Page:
Moreover, it says that this fee is further reduced by 4% if a user pays through an alternative billing system to fairly reflect that Google Play’s billing system has not been used.
Some of the prominent apps that have voiced their concerns over Google Play’s billing policy include Paytm, Zomato, Swiggy, Spotify, Netflix, and Tinder.
How does Google’s policy affect Indian App Ecosystem
India is one of the world’s largest and fastest-growing app markets, with over 500 million smartphone users and over 100 million app developers. However, India has also been one of the most vocal and active opponents of Google Play’s billing policy.
The controversy started in September 2020 when Google clarified its policy and announced its enforcement plan. Many Indian developers and start-ups expressed dissatisfaction and resistance to the policy and the 30% commission fee.
The situation escalated when Google temporarily removed Paytm, India’s largest digital payments platform, from Google Play Store for allegedly violating Google’s policy on gambling and contests.
Paytm claimed it was offering its users cashback and vouchers, not gambling, and accused Google of “arm-twisting” and “unfairly” enforcing its policy.
Paytm also launched its mini app store to challenge Google’s dominance and offer more choices to Indian developers and consumers.
Google Play then faced legal and regulatory challenges from the Competition Commission of India (CCI), the antitrust regulator in India. The CCI ordered an investigation into Google’s market power and practices in the app industry in November 2020.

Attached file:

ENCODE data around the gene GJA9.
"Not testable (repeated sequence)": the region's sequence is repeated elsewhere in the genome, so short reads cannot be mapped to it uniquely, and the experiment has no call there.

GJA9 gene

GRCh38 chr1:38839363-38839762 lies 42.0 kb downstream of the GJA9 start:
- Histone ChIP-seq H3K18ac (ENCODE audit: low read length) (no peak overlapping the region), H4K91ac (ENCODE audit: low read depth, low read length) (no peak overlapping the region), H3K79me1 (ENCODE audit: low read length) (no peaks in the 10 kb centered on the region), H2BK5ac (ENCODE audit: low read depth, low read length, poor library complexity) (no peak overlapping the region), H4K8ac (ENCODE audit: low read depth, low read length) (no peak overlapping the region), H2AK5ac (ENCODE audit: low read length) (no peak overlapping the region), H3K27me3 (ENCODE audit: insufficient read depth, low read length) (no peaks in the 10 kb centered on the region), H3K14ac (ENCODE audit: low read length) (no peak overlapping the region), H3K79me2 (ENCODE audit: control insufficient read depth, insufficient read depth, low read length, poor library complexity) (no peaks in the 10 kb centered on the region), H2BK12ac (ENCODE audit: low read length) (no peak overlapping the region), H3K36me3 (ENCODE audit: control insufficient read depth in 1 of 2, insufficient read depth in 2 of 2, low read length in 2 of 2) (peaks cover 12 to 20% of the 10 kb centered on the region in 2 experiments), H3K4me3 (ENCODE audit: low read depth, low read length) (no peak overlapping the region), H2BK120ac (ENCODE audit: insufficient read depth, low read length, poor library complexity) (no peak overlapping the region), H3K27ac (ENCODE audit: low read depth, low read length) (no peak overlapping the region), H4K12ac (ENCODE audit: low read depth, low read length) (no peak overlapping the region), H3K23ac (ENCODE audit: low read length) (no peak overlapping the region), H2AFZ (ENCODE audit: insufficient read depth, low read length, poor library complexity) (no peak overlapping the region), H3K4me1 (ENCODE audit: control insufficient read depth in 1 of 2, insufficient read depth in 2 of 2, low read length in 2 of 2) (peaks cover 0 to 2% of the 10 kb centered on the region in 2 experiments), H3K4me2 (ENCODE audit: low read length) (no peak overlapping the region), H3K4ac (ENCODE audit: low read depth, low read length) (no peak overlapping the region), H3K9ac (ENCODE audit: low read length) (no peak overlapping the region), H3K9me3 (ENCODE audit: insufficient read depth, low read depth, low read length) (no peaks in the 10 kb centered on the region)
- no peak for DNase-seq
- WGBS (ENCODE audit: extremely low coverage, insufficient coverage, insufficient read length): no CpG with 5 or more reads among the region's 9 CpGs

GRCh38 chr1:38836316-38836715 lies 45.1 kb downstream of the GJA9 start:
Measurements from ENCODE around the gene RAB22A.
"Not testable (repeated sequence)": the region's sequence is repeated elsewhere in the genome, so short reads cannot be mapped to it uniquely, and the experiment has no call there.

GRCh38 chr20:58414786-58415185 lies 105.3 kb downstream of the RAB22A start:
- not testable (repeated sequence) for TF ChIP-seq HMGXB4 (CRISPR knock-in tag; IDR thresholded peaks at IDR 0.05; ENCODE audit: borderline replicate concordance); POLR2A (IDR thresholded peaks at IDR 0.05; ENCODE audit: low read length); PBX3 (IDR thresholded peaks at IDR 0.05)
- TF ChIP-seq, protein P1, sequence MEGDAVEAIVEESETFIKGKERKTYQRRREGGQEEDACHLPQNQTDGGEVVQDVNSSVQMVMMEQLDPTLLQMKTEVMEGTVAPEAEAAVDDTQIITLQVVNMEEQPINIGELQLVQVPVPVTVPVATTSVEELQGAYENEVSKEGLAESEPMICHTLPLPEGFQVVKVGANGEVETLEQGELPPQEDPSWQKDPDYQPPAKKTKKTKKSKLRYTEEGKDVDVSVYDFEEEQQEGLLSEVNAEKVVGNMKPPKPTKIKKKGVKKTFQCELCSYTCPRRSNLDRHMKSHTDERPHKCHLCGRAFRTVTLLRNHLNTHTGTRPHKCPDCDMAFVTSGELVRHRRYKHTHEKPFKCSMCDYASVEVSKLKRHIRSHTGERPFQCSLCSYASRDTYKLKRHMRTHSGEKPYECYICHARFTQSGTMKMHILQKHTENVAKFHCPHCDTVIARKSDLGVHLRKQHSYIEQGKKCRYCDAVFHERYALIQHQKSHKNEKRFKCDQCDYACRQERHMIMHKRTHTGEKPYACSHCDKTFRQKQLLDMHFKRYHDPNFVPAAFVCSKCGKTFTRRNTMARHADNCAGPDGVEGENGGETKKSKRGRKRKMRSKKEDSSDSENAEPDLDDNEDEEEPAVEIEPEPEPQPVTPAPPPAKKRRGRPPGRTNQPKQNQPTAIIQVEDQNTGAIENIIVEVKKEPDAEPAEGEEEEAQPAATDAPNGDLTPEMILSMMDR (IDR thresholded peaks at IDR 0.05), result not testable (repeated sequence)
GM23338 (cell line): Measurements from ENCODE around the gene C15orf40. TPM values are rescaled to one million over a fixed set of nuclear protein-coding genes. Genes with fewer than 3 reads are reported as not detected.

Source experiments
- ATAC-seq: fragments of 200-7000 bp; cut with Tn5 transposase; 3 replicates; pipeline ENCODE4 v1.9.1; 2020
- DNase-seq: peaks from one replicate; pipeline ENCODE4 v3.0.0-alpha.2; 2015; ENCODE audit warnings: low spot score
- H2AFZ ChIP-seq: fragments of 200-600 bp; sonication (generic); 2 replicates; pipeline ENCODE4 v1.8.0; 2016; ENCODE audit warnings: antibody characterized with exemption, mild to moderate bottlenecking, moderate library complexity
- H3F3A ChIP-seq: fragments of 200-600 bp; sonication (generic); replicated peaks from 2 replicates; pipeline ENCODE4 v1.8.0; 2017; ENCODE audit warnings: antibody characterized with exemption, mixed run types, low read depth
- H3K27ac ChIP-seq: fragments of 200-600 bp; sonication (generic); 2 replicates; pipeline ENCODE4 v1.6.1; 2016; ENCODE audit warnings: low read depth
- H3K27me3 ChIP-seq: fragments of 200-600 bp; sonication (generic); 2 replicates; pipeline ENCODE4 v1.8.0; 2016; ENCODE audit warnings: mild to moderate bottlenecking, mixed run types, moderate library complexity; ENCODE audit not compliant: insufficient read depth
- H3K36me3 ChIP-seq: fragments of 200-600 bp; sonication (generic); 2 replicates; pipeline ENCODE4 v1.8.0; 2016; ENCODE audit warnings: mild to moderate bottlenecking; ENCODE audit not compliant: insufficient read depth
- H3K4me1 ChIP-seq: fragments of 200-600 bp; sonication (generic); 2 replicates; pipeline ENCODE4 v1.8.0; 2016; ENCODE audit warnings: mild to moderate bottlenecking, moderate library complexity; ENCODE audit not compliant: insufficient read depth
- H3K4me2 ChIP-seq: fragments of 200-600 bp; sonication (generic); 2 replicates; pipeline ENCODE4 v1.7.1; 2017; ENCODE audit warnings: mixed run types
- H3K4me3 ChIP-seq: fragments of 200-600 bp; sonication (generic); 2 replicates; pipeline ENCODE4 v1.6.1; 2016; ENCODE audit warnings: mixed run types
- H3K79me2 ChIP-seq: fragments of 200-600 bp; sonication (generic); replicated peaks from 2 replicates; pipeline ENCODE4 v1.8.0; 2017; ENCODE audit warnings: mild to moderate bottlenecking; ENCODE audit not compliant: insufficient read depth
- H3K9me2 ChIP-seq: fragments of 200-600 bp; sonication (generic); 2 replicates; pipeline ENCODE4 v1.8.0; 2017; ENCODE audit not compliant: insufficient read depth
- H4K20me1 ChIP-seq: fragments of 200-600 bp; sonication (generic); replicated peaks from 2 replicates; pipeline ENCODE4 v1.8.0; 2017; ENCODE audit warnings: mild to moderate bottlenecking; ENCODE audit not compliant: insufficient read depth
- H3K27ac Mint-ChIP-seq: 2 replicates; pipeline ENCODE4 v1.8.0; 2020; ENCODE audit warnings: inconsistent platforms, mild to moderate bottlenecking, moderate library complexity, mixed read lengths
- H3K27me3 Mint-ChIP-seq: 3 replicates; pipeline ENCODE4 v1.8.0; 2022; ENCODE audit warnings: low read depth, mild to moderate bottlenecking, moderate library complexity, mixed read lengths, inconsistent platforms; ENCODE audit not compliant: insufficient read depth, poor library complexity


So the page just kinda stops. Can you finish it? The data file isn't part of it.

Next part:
The CCI fined Google $113 million for abusing its dominant position and forcing app developers to use its billing system in December 2020. Google paused the enforcement of the policy in India while reviewing its legal options.
What is Google saying?
Google has responded to some of the concerns and demands of Indian developers by offering some concessions and exemptions.
- Google reduced the commission fee to 15% for the first $1 million of revenue per year for all developers starting from July 2021.
- Google also allowed developers in India to offer alternative payment methods alongside Google Play’s billing system from February 2023.
- If alternate payment methods are used, the commission fee is reduced to 4%.
Impact of Google Play’s Billing Policy
The impact of Google Play’s billing policy on the app ecosystem and the user experience is unclear. Some developers argue that the policy and the commission fee reduce their revenue and profit margins, limit their choice and control over their business models and customer relationships, and stifle innovation and creativity. Some users may also face higher prices or reduced quality of service due to the policy.
On the other hand, Google claims that the policy and the fee are necessary to maintain user trust and keep Google Play safe, secure, and reliable. Google also says that the policy and the fee enable it to invest in developing and improving its platform and services for both developers and users.
The debate over Google Play’s billing policy will continue as more countries and stakeholders join the fray. The outcome of this debate may have significant implications for the future of the app industry and the digital economy.